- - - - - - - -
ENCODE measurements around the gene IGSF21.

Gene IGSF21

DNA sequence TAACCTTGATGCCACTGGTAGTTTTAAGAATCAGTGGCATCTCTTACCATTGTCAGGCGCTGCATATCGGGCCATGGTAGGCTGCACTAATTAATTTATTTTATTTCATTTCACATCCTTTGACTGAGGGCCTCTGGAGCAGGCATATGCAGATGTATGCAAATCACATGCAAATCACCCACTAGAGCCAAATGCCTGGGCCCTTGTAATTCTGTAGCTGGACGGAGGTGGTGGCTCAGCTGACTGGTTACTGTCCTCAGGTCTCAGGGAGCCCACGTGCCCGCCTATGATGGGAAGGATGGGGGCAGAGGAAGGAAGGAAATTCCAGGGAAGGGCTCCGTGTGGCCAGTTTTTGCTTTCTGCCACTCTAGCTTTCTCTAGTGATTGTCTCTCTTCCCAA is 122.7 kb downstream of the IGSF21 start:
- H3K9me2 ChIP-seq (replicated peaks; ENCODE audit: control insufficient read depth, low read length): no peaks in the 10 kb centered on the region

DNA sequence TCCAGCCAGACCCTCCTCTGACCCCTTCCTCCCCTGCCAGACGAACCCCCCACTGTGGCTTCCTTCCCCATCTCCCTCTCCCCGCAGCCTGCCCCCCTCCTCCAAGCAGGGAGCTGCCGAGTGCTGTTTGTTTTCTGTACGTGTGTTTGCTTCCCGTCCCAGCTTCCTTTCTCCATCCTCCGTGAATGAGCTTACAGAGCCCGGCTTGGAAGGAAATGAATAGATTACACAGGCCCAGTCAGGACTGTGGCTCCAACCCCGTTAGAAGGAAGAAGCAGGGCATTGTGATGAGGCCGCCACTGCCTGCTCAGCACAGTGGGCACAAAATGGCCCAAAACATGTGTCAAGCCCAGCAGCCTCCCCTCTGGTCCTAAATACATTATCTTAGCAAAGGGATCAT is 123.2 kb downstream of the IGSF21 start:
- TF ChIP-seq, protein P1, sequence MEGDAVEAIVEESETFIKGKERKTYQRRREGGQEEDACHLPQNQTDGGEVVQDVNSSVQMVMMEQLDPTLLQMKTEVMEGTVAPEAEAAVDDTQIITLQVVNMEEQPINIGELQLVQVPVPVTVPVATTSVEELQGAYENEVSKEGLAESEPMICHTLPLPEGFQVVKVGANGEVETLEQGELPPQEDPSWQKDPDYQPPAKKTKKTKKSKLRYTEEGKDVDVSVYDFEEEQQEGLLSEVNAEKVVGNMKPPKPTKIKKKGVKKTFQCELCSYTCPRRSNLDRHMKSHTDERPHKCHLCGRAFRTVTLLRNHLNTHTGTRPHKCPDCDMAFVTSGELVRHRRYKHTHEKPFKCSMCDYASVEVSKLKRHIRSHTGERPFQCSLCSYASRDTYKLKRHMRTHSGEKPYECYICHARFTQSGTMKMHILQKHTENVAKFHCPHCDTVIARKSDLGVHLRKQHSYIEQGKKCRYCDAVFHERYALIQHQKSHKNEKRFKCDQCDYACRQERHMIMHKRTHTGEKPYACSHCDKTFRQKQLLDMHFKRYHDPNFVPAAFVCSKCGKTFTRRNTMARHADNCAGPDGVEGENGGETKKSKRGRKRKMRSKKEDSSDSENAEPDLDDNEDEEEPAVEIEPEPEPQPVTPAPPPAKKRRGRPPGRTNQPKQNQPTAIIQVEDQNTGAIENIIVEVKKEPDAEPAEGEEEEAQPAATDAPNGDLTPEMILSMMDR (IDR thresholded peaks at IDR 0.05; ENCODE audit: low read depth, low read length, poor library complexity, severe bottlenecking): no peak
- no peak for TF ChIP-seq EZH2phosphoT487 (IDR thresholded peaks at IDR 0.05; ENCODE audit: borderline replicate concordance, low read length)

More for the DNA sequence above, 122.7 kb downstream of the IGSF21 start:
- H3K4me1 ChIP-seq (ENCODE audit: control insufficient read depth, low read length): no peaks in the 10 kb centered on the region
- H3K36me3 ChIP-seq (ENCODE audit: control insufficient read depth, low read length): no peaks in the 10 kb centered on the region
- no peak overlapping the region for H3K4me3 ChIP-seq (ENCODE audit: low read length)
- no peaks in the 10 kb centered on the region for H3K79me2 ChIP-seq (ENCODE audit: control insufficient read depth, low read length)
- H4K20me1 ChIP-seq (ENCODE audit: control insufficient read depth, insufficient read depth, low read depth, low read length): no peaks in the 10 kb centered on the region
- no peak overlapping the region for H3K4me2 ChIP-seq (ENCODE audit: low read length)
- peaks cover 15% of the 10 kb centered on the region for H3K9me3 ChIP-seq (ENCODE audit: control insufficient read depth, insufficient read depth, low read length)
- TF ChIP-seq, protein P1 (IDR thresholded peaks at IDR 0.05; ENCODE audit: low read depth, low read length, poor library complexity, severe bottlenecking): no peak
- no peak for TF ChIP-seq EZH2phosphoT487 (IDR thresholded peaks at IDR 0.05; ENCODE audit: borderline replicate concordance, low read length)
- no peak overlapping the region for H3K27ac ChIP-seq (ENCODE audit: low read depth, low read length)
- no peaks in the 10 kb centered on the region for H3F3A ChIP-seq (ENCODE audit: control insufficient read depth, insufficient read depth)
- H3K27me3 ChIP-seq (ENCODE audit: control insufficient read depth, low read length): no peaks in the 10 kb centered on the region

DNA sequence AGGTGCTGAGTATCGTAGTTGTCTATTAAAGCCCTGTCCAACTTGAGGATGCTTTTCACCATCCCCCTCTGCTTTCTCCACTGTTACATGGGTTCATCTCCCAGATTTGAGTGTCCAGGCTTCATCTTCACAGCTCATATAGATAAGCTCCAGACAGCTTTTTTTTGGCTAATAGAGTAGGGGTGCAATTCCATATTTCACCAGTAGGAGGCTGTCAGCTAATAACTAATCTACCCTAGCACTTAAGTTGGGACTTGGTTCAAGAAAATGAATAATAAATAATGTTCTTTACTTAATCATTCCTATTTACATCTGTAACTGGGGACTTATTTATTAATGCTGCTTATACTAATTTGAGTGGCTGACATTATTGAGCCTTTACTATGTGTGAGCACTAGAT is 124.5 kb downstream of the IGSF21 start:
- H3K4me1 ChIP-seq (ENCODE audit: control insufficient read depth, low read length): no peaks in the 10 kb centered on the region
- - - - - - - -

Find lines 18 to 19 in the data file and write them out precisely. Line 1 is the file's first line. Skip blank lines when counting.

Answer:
- no peak overlapping the region for H3K27ac ChIP-seq (ENCODE audit: low read depth, low read length)
- no peaks in the 10 kb centered on the region for H3F3A ChIP-seq (ENCODE audit: control insufficient read depth, insufficient read depth)